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99 Ranger 4L V6 - Starts and runs but takes several seconds or several tries when cranking over

Five

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Dear TRS folks,

My 99 Ranger has had this problem for quite some time now. I replaced the fuel pump and filter summer of 2017. It fixed the problem for a little while and it started up faster than usual. Fast forward to present day April 2019. I am in college, Go Vols, and my truck has days in between use sometimes but even then it still starts and runs fine after a few tries. Even when it sits over time and I use it multiple days in a row, it still encounters this problem when it sits for more than a few hours. I don't have any immediate problems but would like my truck to start first try. If anyone has pointers or ideas please comment them. Thanks again!

Sincerely,
Parker Word (Five)
 


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rusty ol ranger

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Try cycleing the key on and off a few times and see if it starts faster.

You may have a bad check valve
 

adsm08

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The fuel pump is supposed to have a check valve that will keep the fuel in the line, even if it isn't pressurized, so that there is enough fuel and pressure in the line after a 2 second prime when you first turn the key on, to get the engine rolling. It sounds like you are loosing enough volume back to the tank to make starting hard.

First thing to make sure of is that you aren't punching the key straight from off to start. This is something that nobody ever teaches you, and most people don't even think about because 90% of the time there are no problems, but you are supposed to turn the key on, wait about 5 seconds, and THEN crank the engine. This allows the fuel pump to prime and restore pressure in the system.

If doing that does not solve the issue try cycling the key on and off a few times like Rusty suggested. This will prime the pump a few times to get the fuel volume and pressure back up.

You may also have a bad fuel pressure regulator. If that fails it can allow the return line to siphon fuel out of the lines back into the tank.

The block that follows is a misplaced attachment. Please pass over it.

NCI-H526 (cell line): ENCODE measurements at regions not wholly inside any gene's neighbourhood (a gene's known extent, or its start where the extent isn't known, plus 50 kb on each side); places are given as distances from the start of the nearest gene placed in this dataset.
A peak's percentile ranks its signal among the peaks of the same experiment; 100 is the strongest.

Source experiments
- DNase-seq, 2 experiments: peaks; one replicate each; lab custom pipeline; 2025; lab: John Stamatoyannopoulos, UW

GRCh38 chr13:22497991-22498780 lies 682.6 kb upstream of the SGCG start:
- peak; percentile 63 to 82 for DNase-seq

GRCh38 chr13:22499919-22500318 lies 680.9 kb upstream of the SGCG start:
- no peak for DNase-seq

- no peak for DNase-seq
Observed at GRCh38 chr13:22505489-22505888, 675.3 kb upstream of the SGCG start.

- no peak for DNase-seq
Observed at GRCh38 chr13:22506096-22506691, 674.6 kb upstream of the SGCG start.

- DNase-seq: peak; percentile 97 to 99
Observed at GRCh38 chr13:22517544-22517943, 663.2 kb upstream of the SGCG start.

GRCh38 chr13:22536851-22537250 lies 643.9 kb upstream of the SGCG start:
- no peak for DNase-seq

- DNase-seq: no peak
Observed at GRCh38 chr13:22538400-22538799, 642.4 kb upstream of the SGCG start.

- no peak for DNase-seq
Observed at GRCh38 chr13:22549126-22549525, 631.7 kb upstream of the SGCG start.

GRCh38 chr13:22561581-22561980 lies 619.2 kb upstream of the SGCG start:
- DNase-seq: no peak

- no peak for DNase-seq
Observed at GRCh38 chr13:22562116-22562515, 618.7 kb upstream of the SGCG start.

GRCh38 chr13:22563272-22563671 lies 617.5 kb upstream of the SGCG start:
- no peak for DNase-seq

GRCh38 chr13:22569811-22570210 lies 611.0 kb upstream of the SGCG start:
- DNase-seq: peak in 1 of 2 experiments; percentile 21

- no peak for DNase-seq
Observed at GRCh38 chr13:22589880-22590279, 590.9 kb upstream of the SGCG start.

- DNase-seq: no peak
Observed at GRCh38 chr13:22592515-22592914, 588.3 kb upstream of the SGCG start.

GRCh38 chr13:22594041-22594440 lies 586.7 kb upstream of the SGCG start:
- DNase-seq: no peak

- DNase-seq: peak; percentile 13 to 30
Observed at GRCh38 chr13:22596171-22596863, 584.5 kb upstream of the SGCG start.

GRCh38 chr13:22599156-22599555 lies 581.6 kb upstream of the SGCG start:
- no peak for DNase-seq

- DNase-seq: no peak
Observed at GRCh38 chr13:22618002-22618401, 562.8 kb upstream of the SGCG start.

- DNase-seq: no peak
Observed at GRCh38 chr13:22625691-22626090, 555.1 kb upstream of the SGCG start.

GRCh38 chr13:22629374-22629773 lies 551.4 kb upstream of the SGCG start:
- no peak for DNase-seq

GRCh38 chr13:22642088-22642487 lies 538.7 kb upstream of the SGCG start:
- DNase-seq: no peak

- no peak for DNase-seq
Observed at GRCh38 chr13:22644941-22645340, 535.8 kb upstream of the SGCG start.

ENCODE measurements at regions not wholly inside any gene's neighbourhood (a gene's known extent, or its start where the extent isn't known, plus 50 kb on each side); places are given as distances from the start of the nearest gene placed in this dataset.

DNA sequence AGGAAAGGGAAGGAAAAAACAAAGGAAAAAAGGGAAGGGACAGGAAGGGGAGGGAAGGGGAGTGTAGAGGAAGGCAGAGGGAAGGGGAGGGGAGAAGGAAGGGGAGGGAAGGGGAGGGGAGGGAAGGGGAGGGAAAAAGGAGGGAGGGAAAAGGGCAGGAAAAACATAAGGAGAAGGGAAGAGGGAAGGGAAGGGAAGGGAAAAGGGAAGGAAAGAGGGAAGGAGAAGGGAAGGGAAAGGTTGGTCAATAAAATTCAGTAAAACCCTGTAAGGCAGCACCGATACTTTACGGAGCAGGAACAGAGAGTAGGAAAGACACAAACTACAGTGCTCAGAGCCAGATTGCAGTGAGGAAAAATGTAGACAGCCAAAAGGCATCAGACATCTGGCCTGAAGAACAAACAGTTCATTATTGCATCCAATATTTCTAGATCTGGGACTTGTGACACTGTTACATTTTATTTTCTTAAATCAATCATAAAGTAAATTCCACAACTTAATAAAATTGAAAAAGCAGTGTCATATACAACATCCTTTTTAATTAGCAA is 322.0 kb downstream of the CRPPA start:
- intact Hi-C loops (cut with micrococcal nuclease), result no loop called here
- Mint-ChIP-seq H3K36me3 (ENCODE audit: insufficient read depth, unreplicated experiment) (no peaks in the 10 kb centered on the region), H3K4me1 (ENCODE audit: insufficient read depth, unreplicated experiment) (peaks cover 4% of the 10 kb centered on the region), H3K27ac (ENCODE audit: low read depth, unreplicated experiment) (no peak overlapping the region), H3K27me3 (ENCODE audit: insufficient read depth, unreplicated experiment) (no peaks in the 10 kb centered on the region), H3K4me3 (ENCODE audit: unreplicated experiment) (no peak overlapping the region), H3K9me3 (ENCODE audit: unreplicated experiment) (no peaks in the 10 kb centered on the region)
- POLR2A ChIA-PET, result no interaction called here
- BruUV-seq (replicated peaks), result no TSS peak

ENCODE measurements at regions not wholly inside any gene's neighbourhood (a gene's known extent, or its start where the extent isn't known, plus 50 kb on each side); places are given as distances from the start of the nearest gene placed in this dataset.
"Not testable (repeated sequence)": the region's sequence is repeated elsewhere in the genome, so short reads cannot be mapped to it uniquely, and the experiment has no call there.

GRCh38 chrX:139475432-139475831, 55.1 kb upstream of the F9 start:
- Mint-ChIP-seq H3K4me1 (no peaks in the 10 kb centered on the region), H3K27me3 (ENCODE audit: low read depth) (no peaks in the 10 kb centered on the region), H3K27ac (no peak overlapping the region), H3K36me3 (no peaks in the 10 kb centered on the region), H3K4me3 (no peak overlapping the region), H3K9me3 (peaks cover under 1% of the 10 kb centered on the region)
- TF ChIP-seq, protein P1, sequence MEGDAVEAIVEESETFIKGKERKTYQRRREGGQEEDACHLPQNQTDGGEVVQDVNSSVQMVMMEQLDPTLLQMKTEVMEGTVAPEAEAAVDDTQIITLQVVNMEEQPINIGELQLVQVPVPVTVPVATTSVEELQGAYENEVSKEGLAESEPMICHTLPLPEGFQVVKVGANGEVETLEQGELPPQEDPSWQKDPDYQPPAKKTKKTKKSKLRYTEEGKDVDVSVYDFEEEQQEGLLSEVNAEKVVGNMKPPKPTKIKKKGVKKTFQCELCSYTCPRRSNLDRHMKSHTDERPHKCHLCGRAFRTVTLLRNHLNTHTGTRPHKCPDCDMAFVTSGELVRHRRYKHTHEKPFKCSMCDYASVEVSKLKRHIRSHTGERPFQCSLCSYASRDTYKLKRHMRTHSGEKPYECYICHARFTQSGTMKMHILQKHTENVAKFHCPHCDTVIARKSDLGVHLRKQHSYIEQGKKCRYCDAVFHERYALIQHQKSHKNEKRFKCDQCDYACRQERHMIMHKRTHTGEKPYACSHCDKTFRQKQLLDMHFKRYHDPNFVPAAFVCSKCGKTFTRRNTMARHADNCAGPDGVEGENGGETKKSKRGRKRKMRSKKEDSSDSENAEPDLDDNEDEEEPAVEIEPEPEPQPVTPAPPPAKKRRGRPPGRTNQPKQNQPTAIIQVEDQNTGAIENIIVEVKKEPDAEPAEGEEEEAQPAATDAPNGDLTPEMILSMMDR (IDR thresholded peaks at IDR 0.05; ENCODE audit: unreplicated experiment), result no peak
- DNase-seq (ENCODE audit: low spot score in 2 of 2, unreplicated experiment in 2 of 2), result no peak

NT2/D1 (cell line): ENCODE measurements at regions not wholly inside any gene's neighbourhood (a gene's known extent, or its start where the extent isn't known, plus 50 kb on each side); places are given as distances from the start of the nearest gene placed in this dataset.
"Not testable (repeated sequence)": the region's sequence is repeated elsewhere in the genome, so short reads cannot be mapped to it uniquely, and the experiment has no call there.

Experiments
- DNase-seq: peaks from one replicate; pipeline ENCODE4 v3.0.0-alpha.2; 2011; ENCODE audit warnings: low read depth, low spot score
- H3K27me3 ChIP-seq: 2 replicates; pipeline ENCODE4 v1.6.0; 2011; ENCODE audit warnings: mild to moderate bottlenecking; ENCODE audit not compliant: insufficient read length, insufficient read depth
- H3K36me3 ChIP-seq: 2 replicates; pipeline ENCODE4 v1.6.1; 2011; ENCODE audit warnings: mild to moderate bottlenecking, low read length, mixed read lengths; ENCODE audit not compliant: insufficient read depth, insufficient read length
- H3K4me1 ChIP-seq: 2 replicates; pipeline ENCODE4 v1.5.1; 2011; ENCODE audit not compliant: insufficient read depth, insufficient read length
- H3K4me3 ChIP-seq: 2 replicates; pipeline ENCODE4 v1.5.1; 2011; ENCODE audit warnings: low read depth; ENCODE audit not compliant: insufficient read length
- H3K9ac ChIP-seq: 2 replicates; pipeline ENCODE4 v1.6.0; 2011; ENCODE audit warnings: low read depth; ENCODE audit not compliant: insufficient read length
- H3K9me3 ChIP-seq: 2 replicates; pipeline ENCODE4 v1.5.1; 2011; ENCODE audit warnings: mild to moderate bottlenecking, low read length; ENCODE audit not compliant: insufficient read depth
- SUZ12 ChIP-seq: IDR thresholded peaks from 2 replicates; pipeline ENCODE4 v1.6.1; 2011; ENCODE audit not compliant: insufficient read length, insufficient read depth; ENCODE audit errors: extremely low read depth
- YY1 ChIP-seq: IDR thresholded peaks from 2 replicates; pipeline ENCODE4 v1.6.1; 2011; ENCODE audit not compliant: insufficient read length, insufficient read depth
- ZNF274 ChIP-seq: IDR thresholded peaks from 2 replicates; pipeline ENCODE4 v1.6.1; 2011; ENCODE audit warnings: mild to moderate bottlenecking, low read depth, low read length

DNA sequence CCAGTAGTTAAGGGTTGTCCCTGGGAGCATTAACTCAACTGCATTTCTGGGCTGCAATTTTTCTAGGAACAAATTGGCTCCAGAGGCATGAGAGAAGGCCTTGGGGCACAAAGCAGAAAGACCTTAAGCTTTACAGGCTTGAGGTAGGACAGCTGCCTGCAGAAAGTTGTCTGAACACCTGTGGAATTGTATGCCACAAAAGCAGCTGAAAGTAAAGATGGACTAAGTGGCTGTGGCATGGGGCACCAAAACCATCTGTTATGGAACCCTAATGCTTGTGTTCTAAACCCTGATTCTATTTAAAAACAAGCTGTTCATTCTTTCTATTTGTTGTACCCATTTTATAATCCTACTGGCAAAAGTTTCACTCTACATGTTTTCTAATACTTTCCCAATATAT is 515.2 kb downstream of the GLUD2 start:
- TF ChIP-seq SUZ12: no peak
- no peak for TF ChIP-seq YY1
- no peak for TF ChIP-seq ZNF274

Ford has mostly eliminated this problem on the 2011+ vehicles by setting up the software so that the pump runs when the doors are unlocked until a certain pressure is achieved.
 

Uncle Gump

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Ford has mostly eliminated this problem on the 2011+ vehicles by setting up the software so that the pump runs when the doors are unlocked until a certain pressure is achieved.
I did not know that... talk about thinking outside of the box. We have an 11 Edge and a 17 Escape... gonna check later today

The only thing I will add is that putting on a fuel pressure gauge will help you see whats going on when running the pump through it's paces...
 

adsm08

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I did not know that... talk about thinking outside of the box. We have an 11 Edge and a 17 Escape... gonna check later today

The only thing I will add is that putting on a fuel pressure gauge will help you see whats going on when running the pump through it's paces...
The Edge may not have that feature yet, it was a rolling change that was put in as models were redesigned. The Escape should definitely do it.

Park it, shut it off, lock the doors, leave it for an hour or so, and then lay under the back and listen to the tank while you unlock the doors with the key fob. It will only work the first time, because it pressure is already built up, or if it has been done already within so many minutes (I think its 30-45) it won't go as a battery protection thing.
 

Five

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Thanks for the responses! I'll definitely try anything that could help.
First thing to make sure of is that you aren't punching the key straight from off to start. This is something that nobody ever teaches you, and most people don't even think about because 90% of the time there are no problems, but you are supposed to turn the key on, wait about 5 seconds, and THEN crank the engine. This allows the fuel pump to prime and restore pressure in the system.
I understood that turning the key primed the system but wasn't sure if it was actually helping or not. I'll be sure to wait a couple more seconds when I start it next time. Usually, I just cycle the key a couple of times [instead of just holding it and overworking the starter] and it starts just fine. From that I can figure it is probably a fuel system problem.
 

adsm08

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31X10.50X15
Thanks for the responses! I'll definitely try anything that could help.

I understood that turning the key primed the system but wasn't sure if it was actually helping or not. I'll be sure to wait a couple more seconds when I start it next time. Usually, I just cycle the key a couple of times [instead of just holding it and overworking the starter] and it starts just fine. From that I can figure it is probably a fuel system problem.
Yeah, it sounds like you are loosing your system prime while it sits.

That can be a very frustrating issue to figure out as there are multiple places it can be leaking to.

Fuel pump check valve, fuel pressure regulator, or any of the injectors could all leak and cause this. Injector leaks tend to be intermittent too making it even harder to find.
 

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